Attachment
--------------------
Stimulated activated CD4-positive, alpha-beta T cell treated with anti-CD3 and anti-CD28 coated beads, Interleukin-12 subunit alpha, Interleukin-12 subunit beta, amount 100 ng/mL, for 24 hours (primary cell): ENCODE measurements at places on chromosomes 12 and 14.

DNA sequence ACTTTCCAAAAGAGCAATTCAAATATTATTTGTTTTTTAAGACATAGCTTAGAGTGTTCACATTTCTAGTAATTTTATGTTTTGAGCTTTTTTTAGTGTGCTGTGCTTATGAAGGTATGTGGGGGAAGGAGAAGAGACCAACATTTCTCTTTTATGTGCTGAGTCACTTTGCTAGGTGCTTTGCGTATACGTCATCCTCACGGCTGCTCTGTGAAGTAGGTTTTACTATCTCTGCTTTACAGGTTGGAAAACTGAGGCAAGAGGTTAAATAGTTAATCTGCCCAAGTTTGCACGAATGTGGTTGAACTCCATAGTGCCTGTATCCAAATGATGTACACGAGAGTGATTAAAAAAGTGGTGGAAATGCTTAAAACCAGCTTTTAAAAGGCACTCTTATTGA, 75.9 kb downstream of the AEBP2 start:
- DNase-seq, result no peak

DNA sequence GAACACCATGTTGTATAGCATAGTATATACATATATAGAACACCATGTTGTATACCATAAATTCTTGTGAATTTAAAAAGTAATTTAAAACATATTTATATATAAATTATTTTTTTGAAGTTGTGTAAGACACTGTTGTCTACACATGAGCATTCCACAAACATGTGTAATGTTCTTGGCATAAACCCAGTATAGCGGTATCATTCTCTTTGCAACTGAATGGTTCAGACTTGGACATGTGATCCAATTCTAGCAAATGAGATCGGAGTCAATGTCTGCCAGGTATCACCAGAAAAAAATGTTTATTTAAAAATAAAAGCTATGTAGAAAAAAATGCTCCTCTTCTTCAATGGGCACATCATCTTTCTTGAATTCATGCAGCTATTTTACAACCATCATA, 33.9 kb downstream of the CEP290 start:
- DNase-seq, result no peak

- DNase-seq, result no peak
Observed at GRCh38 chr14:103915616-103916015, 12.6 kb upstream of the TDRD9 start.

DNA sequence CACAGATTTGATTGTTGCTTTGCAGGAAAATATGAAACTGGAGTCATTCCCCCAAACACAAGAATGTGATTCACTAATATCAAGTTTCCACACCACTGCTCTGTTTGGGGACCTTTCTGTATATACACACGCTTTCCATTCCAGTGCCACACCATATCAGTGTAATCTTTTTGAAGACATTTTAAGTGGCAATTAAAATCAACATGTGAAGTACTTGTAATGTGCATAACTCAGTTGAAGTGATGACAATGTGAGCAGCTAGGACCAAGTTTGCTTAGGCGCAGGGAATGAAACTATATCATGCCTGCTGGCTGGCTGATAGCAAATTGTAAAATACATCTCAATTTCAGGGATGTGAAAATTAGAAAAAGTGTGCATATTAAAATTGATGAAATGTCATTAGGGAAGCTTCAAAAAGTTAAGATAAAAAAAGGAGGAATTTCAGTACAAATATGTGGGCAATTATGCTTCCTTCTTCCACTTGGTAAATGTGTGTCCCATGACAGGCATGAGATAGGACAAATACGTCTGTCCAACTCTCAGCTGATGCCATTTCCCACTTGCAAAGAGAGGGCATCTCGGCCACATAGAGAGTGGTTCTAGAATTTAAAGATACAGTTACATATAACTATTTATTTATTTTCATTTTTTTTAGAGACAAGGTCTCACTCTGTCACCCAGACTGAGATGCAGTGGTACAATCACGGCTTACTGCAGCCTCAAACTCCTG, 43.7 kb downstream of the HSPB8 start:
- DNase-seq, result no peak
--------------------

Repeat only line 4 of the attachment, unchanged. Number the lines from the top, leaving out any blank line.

DNA sequence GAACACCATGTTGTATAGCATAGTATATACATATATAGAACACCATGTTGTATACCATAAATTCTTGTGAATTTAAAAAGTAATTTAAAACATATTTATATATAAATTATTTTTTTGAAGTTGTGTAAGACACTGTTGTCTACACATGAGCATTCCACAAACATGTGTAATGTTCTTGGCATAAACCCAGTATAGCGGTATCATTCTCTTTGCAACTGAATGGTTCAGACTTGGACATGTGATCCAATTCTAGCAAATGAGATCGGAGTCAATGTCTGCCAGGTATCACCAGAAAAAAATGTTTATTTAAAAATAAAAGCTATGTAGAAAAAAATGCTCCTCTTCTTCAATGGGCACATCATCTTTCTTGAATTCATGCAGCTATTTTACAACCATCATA, 33.9 kb downstream of the CEP290 start: